It makes me feel sad that she cannot let go of items she no longer uses. And to just throw them out seems cruel to me… I do try if I am home alone, which is rare, to dispose of broken toys and those items in the far reaches of the closet. Those things that sit in the open shelves, that she will immediately notice if they are gone, I haven’t yet gotten rid of. Her father complains all the time about things falling down or her having too much stuff but my analytic mind thinks there must be some reason a nine year old girl feels the need to have all of these things… I just haven’t found it yet.
    Wonderful post as usual Beth, very thought provoking and insightful.

  2. Questions for you, Natalie? When you are able to rid her room of some of the broken things or papers from school she doesn’t need–does she realize it? Does she come and complain? Truly, all my children were hoarders, if you want to go that far. And I tried to be careful. My oldest was neat about it and I know she saved things because of the memory attached. And we can’t say what memory is more important than another. My middle child kept things together and I don’t remember having to sneak, but my son–yes, I sneaked. And sometimes I got in trouble. Part of it was he just didn’t want to sort through stuff. And when you become the sorter you might toss something that is meaningful–so you have to be careful. Talk to her about the junk and ask if she can let some of it go. I don’t think she’s a hoarder and that you are a bad parent. Maybe a new storage bin for some of her stuff might solve the problem. Take care, Beth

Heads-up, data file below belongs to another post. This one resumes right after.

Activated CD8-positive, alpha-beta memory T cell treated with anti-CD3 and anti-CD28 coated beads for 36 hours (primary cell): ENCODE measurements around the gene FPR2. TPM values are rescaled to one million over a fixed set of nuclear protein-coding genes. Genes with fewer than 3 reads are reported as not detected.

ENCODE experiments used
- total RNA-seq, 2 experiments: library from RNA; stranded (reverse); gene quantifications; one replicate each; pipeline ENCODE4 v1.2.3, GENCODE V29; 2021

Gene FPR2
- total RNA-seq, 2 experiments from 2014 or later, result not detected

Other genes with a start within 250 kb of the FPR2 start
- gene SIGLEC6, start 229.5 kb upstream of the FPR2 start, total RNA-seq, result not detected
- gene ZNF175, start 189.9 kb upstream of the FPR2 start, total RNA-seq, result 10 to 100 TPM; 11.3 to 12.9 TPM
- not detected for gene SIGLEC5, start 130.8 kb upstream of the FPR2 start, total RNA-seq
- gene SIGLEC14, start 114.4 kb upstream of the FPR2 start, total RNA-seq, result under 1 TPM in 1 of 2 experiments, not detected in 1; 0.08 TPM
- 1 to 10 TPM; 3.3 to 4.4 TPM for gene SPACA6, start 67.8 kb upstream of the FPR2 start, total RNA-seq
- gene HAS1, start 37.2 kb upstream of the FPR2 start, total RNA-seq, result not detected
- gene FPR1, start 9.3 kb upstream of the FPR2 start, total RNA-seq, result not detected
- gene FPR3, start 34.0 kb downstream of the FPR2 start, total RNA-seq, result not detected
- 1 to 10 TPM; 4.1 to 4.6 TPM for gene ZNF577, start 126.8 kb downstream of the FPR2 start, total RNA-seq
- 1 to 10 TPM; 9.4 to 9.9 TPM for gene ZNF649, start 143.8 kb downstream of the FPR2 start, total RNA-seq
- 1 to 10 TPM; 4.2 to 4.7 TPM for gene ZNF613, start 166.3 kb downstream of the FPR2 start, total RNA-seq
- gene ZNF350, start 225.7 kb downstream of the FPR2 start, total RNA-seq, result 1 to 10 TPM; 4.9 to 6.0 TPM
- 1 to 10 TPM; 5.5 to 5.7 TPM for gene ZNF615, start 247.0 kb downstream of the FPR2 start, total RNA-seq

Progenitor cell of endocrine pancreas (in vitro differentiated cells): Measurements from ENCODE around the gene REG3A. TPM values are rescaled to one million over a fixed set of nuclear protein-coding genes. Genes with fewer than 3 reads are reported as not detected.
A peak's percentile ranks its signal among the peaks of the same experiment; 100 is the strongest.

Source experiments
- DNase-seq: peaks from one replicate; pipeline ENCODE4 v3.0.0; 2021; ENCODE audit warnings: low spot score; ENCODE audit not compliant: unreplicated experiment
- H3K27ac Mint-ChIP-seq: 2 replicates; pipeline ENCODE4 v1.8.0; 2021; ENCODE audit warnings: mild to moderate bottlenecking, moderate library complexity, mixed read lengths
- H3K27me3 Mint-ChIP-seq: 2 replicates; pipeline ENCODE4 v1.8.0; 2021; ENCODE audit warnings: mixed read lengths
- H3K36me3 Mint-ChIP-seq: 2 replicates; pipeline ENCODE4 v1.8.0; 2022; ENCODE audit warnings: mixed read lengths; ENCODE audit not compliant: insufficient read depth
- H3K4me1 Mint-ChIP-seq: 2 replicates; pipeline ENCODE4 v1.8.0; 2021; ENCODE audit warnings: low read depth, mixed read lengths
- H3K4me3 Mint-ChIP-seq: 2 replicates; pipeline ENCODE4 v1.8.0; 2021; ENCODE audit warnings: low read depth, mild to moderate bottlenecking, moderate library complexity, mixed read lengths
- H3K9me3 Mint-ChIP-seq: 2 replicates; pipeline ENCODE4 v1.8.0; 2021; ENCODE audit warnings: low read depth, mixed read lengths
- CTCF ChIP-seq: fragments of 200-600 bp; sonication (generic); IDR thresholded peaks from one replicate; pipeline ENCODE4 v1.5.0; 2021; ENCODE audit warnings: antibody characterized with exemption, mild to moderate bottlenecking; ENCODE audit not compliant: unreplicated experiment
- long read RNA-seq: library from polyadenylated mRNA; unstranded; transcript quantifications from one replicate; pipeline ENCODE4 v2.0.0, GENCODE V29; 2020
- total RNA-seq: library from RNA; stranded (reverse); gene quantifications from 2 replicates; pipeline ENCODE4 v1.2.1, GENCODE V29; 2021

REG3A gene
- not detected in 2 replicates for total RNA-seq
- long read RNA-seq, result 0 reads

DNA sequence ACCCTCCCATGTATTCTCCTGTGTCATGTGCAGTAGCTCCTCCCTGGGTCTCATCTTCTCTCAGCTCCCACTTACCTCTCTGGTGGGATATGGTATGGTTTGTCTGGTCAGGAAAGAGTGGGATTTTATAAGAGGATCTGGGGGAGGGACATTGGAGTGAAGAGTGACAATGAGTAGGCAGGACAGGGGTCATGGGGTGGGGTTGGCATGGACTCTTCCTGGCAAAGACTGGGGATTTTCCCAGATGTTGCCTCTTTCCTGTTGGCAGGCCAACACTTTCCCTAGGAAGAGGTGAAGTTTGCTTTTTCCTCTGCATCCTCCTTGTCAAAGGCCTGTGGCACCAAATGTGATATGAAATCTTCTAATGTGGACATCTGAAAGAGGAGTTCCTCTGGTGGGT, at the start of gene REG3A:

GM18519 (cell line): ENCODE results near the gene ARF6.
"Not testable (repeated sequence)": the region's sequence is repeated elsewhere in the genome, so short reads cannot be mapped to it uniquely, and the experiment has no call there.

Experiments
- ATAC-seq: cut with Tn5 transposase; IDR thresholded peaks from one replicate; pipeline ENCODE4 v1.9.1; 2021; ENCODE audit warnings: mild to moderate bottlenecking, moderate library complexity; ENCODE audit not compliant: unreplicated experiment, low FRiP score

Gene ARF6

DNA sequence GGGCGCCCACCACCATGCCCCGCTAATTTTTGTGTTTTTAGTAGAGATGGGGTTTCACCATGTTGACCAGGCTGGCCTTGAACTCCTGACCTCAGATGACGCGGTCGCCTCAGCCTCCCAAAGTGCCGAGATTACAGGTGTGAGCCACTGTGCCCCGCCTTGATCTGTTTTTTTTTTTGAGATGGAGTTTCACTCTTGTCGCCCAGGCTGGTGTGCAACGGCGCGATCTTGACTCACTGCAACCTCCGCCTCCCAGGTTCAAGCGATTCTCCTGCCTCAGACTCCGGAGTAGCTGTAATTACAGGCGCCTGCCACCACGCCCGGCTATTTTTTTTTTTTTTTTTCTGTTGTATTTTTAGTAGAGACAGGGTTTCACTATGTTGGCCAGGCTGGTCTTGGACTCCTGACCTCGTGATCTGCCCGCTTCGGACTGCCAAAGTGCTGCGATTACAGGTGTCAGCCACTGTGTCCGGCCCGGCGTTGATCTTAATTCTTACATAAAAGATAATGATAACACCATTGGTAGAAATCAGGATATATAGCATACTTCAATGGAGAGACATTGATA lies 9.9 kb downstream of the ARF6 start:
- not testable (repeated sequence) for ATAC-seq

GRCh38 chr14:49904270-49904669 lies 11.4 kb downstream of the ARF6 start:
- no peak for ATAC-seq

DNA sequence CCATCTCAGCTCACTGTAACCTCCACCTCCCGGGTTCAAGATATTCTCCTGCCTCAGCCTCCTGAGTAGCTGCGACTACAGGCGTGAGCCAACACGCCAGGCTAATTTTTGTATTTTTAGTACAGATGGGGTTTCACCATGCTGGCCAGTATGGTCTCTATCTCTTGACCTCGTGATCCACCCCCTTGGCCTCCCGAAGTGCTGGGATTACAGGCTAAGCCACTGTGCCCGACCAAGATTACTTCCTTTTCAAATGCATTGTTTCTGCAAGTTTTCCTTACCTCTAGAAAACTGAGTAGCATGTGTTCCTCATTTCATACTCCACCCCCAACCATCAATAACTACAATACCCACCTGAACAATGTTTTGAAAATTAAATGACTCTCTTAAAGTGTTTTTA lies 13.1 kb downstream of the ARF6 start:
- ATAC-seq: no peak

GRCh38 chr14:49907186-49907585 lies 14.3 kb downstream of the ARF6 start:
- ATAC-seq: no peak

3. Beth,
    She doesn’t notice if it’s something small, plastic junk type things, coloring books, old books she outgrew but almost everything else she notices if it’s missing. I made the mistake of getting rid of some stuffed animals and oh my gosh… it was a hysterical mess. She doesn’t like to sort through things but she will help me but usually ends up keeping more than she gets rid of.
    She’s been like this since she was old enough to talk and realize that these were here things. She’s the exact opposite of her father who throws out almost everything once it’s served it’s purpose for him and he doesn’t have to many sentimental things. He could literally pack everything he owns into a few boxes.
    Grace also loves to look through other people’s junk. Going to garage sales and flea markets are a dream day for her!

  4. Truly, she sounds like my oldest daughter. Carrie LOVED her life. She kept things to remind her of that life–at least that’s my take on it. I don’t think Grace is hoarding, but you might also teach her about recoiling and keeping the earth green–as well as her room. No one loves a messy person. Carrie would often let her room become a disaster and then go through a major cleaning experience and everything looked like a museum. Different people just do things differently. In my piece, do we ever leave the nest, I talked about straightening rugs at the age of 3. I was trying to keep my world in order as it had been ripped apart by my father’s untimely death. Take care, BEth

Comments are closed.